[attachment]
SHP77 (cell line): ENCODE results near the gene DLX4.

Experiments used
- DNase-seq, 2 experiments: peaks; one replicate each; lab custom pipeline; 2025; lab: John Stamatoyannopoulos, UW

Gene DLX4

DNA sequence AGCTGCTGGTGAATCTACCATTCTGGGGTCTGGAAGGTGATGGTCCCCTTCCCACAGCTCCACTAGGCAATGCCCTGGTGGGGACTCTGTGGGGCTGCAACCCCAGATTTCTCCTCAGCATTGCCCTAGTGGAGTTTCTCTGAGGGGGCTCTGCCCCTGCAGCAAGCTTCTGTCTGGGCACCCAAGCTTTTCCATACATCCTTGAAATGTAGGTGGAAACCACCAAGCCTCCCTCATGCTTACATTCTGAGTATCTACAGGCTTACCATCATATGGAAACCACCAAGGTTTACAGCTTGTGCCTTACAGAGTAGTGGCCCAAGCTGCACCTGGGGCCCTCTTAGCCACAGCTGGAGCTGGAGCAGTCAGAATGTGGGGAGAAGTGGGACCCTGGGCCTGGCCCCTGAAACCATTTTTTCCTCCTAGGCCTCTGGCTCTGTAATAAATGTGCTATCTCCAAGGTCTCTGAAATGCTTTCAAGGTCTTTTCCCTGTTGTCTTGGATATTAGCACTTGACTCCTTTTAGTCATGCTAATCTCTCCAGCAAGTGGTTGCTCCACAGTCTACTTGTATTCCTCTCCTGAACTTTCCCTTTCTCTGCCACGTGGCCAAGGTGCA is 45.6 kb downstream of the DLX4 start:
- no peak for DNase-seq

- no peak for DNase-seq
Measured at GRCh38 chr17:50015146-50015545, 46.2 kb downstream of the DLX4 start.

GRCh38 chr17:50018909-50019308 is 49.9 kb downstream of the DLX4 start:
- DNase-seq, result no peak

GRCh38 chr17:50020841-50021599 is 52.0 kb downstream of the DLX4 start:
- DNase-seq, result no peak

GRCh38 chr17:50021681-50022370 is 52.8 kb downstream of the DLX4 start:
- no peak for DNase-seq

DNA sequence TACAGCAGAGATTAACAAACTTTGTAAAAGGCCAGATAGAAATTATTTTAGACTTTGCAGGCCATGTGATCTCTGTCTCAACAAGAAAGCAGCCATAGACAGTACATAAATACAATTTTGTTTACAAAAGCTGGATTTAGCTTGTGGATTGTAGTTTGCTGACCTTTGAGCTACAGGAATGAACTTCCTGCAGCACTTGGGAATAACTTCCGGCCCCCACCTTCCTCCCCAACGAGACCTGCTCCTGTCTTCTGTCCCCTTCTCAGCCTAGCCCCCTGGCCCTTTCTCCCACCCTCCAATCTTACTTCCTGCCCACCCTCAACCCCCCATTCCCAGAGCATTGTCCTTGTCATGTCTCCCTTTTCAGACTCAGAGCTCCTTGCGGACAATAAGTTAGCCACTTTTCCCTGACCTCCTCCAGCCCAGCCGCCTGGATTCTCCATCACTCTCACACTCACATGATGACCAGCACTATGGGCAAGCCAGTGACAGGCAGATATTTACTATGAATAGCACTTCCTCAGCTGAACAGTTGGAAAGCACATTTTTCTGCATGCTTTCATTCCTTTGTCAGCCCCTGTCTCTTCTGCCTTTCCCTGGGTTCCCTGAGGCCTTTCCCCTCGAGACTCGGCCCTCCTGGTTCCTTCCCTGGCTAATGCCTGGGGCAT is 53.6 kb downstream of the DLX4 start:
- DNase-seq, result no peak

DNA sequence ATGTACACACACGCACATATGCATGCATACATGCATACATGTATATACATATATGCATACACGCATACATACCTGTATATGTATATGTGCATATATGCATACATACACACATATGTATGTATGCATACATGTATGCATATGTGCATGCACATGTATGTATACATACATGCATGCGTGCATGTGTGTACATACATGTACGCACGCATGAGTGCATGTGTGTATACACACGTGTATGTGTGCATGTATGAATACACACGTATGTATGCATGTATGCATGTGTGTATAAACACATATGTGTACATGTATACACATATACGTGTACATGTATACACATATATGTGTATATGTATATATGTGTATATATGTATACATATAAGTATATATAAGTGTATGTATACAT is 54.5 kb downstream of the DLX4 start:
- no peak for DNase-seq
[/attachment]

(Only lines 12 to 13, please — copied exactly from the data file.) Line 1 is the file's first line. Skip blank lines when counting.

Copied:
- DNase-seq, result no peak

GRCh38 chr17:50021681-50022370 is 52.8 kb downstream of the DLX4 start: